My friend Chris Dula died Tuesday, January 8th after a two year battle with brain cancer. Just like my friend Rodney Wysong, he fought the disease from day one, but in the end, this form of cancer is systematic and brings to end another friend.

Chris wasn’t normal. In fact, my friend Steve Marshall is quoted in many of the post-Dula memorials as “energy personified.” That phrase is certainly fitting for the man who like other iconic souls (Jesus, Gandhi, Bono, Prince, Sting, Cher, etc.) held space with one name: “Dula.”

It wasn’t long ago when Steve introduced me Dr. Chris Dula. We were playing in our band, These Undowners and Steve told me the story about how he credited Chris as his motivation to continue his love of music when moved to East Tennessee from Florida.

Steve finally invited me to join him at the Acoustic Coffeehouse in Johnson City to meet his good friend. Dula was known to play free gigs at the Coffeehouse and invited any musician who would come and play. The rules were simple. No money and no rehearsal. And there you have the magic of ‘Kryss Dula and friends.’

Steve did give me PDF though, and that’s all I needed. It was filled with a variety pack of folk, rock, and hip-hop chord charts. I took a peek at the songs and made my way to the next gig at the Acoustic Coffeehouse,

Chris’s character immediately pushed my personal Geiger counter. Long hair down to his waist, many rings, bangles, jeans and a posture that was tall and confident. He was thrilled to meet me, and that was our crossroad story.

On stage, Chris (always on the marquee as Kryss), swung his 12-string back and forth thrusting through chords and singing directly into the microphone. Whether or not the pitch or the words were right didn’t matter. You see – Chris was the pied piper of the Johnson City music scene.

The Acoustic Coffeehouse was small. Located next to a laundromat, the room had a small stage, a narrow two-person wide entry/exit and a sitting area in front of the stage – two tables to the wall. Nevertheless, in between songs, Chris was intimidating the audience to sing, grab an instrument – to join in and be a part of the band.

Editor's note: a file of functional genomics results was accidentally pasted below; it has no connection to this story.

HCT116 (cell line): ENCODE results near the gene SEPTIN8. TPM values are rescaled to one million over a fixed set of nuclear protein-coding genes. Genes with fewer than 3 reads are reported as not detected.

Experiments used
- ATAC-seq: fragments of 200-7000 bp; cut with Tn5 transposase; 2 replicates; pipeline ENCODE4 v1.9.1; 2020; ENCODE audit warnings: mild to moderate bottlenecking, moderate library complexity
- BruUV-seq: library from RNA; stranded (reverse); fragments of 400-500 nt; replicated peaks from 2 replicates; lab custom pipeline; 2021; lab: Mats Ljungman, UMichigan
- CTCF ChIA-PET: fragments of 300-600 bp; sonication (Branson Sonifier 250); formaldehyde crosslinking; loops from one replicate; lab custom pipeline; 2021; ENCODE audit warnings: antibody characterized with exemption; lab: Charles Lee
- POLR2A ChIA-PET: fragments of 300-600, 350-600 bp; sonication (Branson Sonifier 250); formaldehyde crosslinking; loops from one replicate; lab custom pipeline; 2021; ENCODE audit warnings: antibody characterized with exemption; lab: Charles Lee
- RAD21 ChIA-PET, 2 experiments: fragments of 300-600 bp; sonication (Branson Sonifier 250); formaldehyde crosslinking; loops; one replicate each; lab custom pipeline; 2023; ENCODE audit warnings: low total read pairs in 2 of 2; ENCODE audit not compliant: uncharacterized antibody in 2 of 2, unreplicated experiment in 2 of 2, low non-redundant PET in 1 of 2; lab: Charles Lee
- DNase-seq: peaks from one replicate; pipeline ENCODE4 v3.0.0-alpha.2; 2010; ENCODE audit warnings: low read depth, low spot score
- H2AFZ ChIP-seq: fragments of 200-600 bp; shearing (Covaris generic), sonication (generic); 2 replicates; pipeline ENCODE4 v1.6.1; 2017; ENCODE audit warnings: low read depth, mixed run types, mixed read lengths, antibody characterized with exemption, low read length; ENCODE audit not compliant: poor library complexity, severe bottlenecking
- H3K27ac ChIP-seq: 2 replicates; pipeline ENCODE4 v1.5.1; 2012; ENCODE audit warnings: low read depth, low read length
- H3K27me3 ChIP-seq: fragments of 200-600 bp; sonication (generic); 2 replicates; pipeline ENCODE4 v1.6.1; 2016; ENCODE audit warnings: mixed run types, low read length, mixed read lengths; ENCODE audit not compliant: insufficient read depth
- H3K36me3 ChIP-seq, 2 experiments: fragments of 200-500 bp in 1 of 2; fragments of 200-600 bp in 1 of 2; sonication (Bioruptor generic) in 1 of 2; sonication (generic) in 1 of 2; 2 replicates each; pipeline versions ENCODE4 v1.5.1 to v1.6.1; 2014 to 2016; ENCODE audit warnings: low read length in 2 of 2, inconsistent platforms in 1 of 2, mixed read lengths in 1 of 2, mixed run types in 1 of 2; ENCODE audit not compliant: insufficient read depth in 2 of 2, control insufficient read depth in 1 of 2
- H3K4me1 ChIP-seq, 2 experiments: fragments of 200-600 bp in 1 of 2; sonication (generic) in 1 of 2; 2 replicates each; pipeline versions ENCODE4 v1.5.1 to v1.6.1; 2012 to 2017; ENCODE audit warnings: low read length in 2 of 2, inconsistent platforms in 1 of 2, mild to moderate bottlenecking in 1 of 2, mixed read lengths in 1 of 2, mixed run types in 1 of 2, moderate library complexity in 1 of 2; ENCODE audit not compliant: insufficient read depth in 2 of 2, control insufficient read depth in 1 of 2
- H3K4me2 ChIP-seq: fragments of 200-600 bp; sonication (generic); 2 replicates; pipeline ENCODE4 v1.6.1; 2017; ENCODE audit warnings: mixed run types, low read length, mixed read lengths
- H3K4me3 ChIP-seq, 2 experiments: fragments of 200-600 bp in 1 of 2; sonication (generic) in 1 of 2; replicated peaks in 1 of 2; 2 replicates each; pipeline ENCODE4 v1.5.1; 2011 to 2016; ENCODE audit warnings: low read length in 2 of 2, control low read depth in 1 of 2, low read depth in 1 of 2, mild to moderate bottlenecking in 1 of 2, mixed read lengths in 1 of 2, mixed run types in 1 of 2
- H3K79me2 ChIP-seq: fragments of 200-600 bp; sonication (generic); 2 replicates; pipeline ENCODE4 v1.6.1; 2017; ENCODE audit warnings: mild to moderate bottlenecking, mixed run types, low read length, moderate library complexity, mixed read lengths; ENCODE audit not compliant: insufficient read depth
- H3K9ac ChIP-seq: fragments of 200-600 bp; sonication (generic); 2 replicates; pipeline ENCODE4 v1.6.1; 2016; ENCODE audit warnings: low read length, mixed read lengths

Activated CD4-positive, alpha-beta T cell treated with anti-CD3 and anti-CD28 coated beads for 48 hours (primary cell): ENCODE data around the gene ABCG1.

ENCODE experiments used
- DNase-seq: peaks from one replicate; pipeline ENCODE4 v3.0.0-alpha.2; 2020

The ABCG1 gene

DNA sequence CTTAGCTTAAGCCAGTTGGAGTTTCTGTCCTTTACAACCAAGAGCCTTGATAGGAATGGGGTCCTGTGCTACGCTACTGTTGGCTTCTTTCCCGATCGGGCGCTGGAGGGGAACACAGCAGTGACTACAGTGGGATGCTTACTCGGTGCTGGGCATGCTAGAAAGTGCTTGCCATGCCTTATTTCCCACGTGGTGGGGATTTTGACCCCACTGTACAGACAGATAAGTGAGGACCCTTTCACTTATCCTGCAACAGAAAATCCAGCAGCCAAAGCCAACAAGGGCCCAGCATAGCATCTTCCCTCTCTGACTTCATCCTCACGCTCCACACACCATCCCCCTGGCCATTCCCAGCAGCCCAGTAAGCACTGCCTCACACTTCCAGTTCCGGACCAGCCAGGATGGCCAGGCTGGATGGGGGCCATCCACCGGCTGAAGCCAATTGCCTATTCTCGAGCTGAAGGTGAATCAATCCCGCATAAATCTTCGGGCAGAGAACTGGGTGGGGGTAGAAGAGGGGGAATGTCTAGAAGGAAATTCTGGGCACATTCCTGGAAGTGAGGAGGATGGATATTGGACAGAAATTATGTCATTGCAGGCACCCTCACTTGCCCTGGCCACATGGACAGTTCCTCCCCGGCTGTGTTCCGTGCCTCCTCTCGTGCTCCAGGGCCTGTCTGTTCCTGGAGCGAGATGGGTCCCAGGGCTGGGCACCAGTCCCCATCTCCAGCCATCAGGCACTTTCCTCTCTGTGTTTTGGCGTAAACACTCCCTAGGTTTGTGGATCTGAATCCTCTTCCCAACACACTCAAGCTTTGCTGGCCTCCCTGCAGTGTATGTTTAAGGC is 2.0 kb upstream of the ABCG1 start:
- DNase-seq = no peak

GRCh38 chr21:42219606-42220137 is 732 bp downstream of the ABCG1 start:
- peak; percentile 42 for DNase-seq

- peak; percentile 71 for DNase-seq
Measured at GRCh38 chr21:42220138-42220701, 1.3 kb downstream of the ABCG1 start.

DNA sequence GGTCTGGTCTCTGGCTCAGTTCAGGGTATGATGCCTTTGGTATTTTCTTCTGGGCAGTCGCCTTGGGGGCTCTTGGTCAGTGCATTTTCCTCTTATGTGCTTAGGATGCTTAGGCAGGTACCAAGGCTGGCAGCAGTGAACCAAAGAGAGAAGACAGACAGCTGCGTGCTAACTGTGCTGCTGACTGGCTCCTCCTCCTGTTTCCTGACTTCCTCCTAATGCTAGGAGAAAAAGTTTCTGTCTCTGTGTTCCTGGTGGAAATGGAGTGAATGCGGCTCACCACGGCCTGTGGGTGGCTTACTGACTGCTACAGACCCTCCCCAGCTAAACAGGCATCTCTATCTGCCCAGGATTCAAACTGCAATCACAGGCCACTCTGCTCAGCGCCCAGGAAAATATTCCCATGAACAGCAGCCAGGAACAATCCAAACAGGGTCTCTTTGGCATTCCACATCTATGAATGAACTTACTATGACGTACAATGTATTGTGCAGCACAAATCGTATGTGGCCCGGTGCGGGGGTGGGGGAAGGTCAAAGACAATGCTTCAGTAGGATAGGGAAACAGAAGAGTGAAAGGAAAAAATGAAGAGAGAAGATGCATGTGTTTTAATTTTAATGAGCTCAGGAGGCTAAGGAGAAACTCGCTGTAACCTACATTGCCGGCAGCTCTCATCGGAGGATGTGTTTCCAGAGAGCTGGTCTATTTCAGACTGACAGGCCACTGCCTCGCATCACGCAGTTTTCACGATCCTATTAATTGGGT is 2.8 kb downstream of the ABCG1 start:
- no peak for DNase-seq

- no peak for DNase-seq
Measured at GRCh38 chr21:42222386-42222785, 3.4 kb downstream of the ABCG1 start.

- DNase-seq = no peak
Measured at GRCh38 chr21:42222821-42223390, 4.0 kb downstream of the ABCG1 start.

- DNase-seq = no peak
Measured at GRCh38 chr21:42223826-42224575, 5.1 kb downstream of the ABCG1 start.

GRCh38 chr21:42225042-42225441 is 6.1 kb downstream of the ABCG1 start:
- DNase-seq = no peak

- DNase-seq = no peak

Chris Dula at the PUSH Film Festival debut of his biopic documentary – The Way of Dula. October of 2018

The players may have been different from gig-to-gig. Steve and drummer Steve Reece were regulars. I showed up several times but had trouble navigating the three bands I was playing with at the time. When I did play, you never knew who would be performing with the group. Sometimes there were two guitars, a trumpet, a fiddle, freestyle dancers, you name it. You never knew what to expect, but that was Dula’s pixie dust.

The music was something Chris loved to do. It was an early passion, but his real love was teaching.

Teaching was Chris Dula’s gift. This is evident by the respect of his students, employer and the thousands of lives he influenced as a Psychology professor at East Tennessee State University.

It’s nothing I experienced personally and thus something that lacks bias. Dr. Dula went above and beyond in every situation when it came to the classroom, and the impact on his students was evident and for that matter documented.

Beginning most of his classes with a raucous-attention getting, “Helllooooooooo” – he was clearly an engaging professor. He didn’t just show up for the job either. I noticed that each year, he volunteered to welcome new students with an onboarding class of sorts to get them ready for college.

His efforts didn’t go without recognition. He was voted as one of the Top 25 professors in the United States from – a recognition earned by student reviews.